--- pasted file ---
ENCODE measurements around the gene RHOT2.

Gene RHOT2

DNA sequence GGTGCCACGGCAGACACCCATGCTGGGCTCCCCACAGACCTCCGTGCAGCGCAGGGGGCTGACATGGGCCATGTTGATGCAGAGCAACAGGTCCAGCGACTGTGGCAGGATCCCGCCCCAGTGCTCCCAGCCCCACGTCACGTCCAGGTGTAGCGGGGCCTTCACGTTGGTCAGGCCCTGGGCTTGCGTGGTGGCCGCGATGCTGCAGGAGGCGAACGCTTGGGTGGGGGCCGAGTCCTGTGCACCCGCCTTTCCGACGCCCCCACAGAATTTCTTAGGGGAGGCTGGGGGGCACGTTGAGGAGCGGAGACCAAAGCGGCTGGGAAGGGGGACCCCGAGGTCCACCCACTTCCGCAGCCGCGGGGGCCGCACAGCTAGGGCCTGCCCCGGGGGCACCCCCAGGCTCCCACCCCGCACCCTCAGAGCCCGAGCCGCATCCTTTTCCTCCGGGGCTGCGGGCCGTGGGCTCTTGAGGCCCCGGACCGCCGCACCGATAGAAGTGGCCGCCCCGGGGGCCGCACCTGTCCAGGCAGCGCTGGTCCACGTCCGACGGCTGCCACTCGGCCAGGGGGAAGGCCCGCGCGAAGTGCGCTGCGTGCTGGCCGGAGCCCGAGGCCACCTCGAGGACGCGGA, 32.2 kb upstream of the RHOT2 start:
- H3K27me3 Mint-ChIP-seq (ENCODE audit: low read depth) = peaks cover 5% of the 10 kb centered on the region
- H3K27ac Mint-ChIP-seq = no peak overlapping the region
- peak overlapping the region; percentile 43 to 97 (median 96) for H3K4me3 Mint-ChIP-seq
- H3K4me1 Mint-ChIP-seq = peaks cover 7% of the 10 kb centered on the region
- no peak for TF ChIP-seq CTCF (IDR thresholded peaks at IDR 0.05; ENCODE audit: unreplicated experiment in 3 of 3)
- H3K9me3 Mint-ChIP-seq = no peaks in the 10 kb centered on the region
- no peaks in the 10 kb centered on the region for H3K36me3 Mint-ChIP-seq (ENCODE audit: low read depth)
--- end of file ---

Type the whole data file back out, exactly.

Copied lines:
ENCODE measurements around the gene RHOT2.

Gene RHOT2

DNA sequence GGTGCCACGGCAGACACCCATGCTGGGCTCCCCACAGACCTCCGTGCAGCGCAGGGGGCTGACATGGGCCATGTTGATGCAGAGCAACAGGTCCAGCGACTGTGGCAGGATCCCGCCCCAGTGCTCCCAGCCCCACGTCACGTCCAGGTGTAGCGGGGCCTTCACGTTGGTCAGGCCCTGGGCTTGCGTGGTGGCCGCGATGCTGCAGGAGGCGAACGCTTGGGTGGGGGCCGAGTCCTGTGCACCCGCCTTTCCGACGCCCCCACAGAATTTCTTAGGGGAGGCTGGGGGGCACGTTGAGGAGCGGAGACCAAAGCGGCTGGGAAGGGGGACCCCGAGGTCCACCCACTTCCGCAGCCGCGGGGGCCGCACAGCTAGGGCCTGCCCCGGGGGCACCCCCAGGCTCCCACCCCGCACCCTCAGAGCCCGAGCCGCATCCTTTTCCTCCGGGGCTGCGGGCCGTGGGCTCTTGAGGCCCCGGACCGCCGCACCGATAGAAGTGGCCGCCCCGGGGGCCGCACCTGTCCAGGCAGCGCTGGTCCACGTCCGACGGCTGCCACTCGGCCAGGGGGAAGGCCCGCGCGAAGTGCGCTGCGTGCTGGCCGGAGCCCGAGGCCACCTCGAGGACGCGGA, 32.2 kb upstream of the RHOT2 start:
- H3K27me3 Mint-ChIP-seq (ENCODE audit: low read depth) = peaks cover 5% of the 10 kb centered on the region
- H3K27ac Mint-ChIP-seq = no peak overlapping the region
- peak overlapping the region; percentile 43 to 97 (median 96) for H3K4me3 Mint-ChIP-seq
- H3K4me1 Mint-ChIP-seq = peaks cover 7% of the 10 kb centered on the region
- no peak for TF ChIP-seq CTCF (IDR thresholded peaks at IDR 0.05; ENCODE audit: unreplicated experiment in 3 of 3)
- H3K9me3 Mint-ChIP-seq = no peaks in the 10 kb centered on the region
- no peaks in the 10 kb centered on the region for H3K36me3 Mint-ChIP-seq (ENCODE audit: low read depth)